Brain scientists have used MRI scans to show that certain important areas of the brain are larger in people who stayed in school longer. Said Prof. David Bartres-Faz of the University of Barcelona, who performed one of the studies, “This analysis suggested the group of people with more years of education exhibited greater cortical thickness in the frontal lobe, particularly in the prefrontal areas of the anterior cingulate cortex and the orbital cortex.”
Few of us have enough neurobiology education to understand that last sentence, so let’s translate: Learning builds important connections in the brain that can help us maintain a healthier memory in our later years. Even if we have changes in the brain that are associated with Alzheimer’s disease, regular brain exercise can build connections in the brain that allow us to compensate.
Learning benefits the brain in other ways, as well. It provides a sense of meaning and purpose, encourages interactions with others, boosts self-esteem and fights depression. Novelty—learning something new—is especially good for the brain.
Back to school at any age
Until the pandemic brought some educational opportunities to a halt, a growing number of older adults were literally going back to school, earning college degrees even after the age of 90. But learning need not be in a formal setting to offer benefits. Even if you collected a Ph.D. earlier in life, it’s no good to just sit back and coast!
Educational opportunities abound for people of every age and ability, including appropriate activities for people with memory loss and other disabilities. Many have migrated online—and indeed, there’s been a great renaissance of technology training classes and instruction for older users. So during “Back to School” season 2021, check out these senior learning resources in your community.
Universities, colleges and community colleges not only offer degree-track courses, but also continuing education classes. Many feature special offerings designed for older adults, on a wide variety of subjects. These days, courses are available online. Some allow you to complete lessons at your own pace; others have scheduled lectures and technology that allows you to communicate and connect with your instructor and classmates.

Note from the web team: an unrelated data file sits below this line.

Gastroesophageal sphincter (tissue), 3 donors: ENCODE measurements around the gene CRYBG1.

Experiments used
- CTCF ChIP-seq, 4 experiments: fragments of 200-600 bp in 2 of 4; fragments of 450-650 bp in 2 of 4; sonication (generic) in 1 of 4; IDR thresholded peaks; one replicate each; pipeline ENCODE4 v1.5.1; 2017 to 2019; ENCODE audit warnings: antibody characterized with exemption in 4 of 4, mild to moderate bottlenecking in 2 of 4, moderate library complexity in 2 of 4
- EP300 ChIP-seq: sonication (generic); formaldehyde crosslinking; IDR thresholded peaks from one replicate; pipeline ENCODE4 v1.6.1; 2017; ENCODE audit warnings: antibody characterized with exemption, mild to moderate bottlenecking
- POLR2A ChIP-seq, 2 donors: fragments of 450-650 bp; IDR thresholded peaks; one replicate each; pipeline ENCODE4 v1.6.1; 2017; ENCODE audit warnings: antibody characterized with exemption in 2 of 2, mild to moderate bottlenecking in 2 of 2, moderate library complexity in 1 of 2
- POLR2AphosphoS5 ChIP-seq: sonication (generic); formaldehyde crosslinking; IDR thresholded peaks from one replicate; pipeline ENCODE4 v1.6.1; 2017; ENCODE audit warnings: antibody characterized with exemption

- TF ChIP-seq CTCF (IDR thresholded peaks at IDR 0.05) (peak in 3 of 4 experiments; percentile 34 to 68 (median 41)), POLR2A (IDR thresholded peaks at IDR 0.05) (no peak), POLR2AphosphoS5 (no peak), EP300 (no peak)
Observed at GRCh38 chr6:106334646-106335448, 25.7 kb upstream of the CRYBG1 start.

Senior centers and parks and recreation departments usually offer traditional lecture-and-discussion classes, as well as hands-on courses such as cooking, languages, photography and crafts. Many have been put on hold at this time, or have been modified for social distancing. Others have gone online. Check with your local agencies to find out what’s available.
People who live in a senior living community can often access classes, presentations and other programs where they can learn something new, pick up a new skill, and interact with others. Many communities are providing distance learning versions of their programming for the time being. Don’t worry, there won’t be a test!
Don’t overlook your public library. A library card is free, and books are only the beginning! Libraries today offer classes and presentations on a wide variety of subjects—from genealogy research to computer education to current events. Some of these programs are on hold, and others are being held online, with archived tutorials.
Many cultural institutions such as museums and symphonies have outreach and educational programs. Some are specially designed for older adults, and some serve people with disabilities, such as vision loss or Alzheimer’s disease. During this time, many are offering virtual programs, which have proven so popular that the trend will likely continue.
What about volunteer training? There are volunteer opportunities for people of every ability, and special training can make you even more of an asset to the organization lucky enough to have your skills and time. These days, a lot of older adults are helping kids in the remote learning environment—and building their own computer skills in the process! Others are tutoring fellow seniors in using video chatting, social media and other socially distanced communication channels, and supporting the needs of isolated seniors in other ways.
If organized education just isn’t your thing, create your own learning program. Research a topic online—maybe your family history, or music, or information about a place you love. Join a group of people with similar interests, in person or online. Whatever your interests, make it your goal to learn something new every day.